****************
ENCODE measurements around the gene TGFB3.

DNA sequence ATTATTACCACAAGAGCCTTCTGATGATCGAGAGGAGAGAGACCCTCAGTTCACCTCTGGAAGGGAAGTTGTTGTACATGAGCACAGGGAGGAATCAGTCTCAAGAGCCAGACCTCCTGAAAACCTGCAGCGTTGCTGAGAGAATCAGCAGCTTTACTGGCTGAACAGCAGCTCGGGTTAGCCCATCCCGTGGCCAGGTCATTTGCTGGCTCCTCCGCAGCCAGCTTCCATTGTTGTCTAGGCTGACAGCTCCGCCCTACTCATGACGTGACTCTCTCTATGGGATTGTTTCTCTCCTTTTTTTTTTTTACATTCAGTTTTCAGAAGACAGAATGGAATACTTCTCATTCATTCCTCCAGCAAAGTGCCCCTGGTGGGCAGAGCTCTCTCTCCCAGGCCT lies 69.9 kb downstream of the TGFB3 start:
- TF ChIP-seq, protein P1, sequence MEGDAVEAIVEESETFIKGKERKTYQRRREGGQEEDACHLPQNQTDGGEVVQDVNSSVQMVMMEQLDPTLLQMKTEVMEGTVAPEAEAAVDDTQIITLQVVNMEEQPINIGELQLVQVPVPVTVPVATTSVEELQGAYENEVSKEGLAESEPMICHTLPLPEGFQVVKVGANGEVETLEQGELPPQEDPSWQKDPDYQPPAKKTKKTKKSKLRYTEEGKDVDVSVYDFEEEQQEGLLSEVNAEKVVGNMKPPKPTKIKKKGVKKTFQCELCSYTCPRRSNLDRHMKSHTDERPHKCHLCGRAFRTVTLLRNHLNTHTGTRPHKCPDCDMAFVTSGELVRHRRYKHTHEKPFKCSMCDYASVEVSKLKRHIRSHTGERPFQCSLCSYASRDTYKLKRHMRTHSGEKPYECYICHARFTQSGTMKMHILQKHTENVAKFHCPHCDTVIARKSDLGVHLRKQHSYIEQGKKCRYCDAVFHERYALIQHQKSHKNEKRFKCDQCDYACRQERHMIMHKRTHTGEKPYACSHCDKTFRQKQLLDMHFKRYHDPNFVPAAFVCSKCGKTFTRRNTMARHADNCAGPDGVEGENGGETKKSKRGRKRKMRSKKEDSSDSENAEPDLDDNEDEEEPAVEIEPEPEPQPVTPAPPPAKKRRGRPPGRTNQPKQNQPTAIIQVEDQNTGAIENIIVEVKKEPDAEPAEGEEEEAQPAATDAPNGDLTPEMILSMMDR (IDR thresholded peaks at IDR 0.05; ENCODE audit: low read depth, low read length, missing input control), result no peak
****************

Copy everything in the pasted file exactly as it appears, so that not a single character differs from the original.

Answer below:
ENCODE measurements around the gene TGFB3.

DNA sequence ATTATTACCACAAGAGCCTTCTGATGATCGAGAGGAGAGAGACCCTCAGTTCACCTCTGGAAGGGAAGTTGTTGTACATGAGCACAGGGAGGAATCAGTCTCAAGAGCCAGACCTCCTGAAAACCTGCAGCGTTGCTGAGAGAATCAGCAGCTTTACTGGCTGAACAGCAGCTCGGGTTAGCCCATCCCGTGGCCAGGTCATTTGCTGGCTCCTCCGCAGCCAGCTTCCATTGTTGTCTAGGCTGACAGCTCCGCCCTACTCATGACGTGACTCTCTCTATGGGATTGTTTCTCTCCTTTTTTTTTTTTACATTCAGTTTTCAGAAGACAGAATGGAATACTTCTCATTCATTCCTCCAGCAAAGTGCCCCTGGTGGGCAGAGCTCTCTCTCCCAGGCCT lies 69.9 kb downstream of the TGFB3 start:
- TF ChIP-seq, protein P1, sequence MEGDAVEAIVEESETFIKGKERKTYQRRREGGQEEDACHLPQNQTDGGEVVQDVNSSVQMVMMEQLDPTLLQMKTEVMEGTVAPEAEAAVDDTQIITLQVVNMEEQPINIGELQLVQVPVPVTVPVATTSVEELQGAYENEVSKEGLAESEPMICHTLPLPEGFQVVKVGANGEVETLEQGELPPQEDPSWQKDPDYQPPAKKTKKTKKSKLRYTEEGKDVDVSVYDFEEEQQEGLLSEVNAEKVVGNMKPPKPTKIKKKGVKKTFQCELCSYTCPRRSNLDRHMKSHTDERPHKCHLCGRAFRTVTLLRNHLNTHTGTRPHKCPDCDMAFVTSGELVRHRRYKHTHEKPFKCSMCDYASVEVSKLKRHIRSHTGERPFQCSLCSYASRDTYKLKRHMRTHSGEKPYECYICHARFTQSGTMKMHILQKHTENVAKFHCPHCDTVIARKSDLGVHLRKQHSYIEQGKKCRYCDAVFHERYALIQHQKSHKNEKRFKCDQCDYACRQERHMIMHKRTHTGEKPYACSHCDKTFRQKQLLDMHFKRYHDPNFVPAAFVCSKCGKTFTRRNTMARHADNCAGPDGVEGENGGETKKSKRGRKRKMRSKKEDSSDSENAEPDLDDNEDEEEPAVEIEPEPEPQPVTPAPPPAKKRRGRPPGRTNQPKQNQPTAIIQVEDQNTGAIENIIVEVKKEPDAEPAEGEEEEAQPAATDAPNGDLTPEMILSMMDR (IDR thresholded peaks at IDR 0.05; ENCODE audit: low read depth, low read length, missing input control), result no peak